Democratic candidates seek to succeed Eddie Bernice Johnson in Texas’ 30th congressional district
It’s afternoon during early voting and supporters of the two Democratic candidates vying for the seat of Congressman Eddie Bernice Johnson are busy catching voters before they enter a polling station in Desoto.
One of them, Mary Morris-Boneparte, is part of a group dubbed the Old Lady Gang, a name she says came about after she attended town and school board meetings promising to hold the elected officials.
Morris-Boneparte, 59, has lived in the district for 32 years and is a longtime Johnson supporter. But she says she’s not voting for Johnson’s favorite candidate – state Rep. Jasmine Crockett. Instead, she votes for Jane Hope Hamilton, a former aide to Congresswoman Marc Veasy.
“She has worked in this community for over 20 years,” Morris-Boneparte said.
The 30 Congressional District runoff is one of the most watched races of this election cycle. Whoever is elected will succeed veteran congressman Eddie Bernice Johnson, who announced her retirement last November.
The Democratic runoff race pits Crockett, Johnson’s pick, against the nominee backed by longtime Democratic Party titans including Congressman Royce West, Dallas County Commissioner John Wiley Price and the former mayor of Dallas Ron Kirk.
Morris-Bonaparte’s friend Anna Williams, 73, said the neighborhood had many needs. It is a geographically large district that includes much of southern Dallas County.
“We have a food dessert. Our schools are collapsing… We need improvements. We need infrastructure on the street,” Williams said. “We need to have somebody who’s going to be faithful, that when she comes home, she comes home to say at a town hall meeting, ‘This is what’s happening.’ ”
Williams said she believes Hamilton – not Crockett – will bring a new vision to the district.
In the same parking lot outside Disciple Central Community Church, Crockett supporters claim she is the right one to succeed Johnson. Area resident Al Green said he thinks Johnson’s support will go a long way with voters.
“With all these contacts and all this seniority that she has, [Johnson] could easily help usher in a Jasmine Crockett through which she is able to not only make the right decisions for Congress 30, but also for the United States, because that is what this is all about,” said Green.
Political observers say whoever ultimately wins at the polls will lead a district that has undergone a lot of change. The once predominantly black neighborhood now includes more Latinos.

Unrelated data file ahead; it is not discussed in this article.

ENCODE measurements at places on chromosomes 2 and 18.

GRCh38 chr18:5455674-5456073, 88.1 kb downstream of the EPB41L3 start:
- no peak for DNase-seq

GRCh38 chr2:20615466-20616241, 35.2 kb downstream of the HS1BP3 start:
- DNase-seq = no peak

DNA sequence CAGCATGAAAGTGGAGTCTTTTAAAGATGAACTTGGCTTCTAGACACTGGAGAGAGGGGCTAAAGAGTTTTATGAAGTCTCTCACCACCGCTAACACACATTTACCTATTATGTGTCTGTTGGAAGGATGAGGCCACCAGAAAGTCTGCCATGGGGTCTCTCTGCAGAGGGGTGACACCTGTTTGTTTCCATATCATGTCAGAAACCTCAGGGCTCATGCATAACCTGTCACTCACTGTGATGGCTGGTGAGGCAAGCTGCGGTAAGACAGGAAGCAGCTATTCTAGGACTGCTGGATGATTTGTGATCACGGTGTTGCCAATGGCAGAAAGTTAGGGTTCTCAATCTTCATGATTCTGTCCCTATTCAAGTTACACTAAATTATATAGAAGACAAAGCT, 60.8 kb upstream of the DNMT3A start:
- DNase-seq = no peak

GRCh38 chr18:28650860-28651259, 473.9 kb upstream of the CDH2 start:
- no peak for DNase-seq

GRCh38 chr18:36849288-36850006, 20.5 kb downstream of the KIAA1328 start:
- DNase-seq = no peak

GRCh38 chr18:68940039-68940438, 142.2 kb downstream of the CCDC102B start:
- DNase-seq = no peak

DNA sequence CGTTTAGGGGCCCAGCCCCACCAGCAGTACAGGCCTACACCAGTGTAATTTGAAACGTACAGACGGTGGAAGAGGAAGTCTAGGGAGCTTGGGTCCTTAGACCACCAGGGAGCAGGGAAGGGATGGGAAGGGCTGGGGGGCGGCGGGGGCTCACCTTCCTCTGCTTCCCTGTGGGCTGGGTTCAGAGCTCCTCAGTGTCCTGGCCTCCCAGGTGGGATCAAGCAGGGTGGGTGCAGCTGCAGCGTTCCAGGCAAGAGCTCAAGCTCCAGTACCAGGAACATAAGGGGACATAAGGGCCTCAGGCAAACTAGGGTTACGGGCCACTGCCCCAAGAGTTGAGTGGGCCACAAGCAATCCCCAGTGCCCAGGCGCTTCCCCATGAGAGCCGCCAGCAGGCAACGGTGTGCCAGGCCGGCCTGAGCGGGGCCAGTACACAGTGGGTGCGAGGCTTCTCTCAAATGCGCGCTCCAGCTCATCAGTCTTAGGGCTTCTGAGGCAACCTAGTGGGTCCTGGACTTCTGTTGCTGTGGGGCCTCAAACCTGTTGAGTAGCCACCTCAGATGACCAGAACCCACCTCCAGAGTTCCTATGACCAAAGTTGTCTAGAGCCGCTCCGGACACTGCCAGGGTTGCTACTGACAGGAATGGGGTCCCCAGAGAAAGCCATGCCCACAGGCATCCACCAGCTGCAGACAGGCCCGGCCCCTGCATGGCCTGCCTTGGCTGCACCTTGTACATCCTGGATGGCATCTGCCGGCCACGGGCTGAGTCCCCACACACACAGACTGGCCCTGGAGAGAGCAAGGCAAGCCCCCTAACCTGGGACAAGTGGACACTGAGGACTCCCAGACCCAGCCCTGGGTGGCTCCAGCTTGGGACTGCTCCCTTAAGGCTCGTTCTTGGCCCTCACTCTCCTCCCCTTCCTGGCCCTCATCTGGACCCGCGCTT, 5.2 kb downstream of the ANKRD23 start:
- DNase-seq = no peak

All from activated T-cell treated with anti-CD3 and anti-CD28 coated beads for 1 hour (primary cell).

“When you just look at population, they’re actually equal,” said Valerie Martinez-Ebers, professor of political science and director of Latin American and Mexican studies at the University of North Texas at Denton. “They’re both about 42%. Now when you look at eligible voters, then of course African Americans have the advantage.
Martinez-Ebers said Latino voters still constitute a critical mass and will most likely vote for Crockett because of Johnson’s endorsement.
“Like other voters, many other voters, with the exception of evangelical Christians, they vote their pocketbook, they don’t vote their religion,” Martinez-Ebers said. “So obviously Eddie Bernice has been very good in his district. She served long enough to bring home the bacon for many projects.
Martinez-Ebers said Johnson has a good rapport with Latinos in the community, something his successor will need to have as well.
For longtime political observer Ed Gray, the focus on which candidate received which endorsements has overshadowed other topics.
“With gasoline being what it is today, $4.35, and some people are predicting it will be $6.00, how is this going to affect the people of 30 US Congressional District It’s not addressed,” Gray said. “Inflation. It is not processed. Searching for mentions seems to be what is being addressed. »
Gray said he hopes candidates in future elections will move beyond discussions of endorsements and focus more on the issues that matter to voters.
Political analysts have described the 30th District as “solid Democratic” or “safe Democratic”.
In the Republican second round, retired James Frank Harris opposes James Rodgers, a recruiter for a network of private schools.
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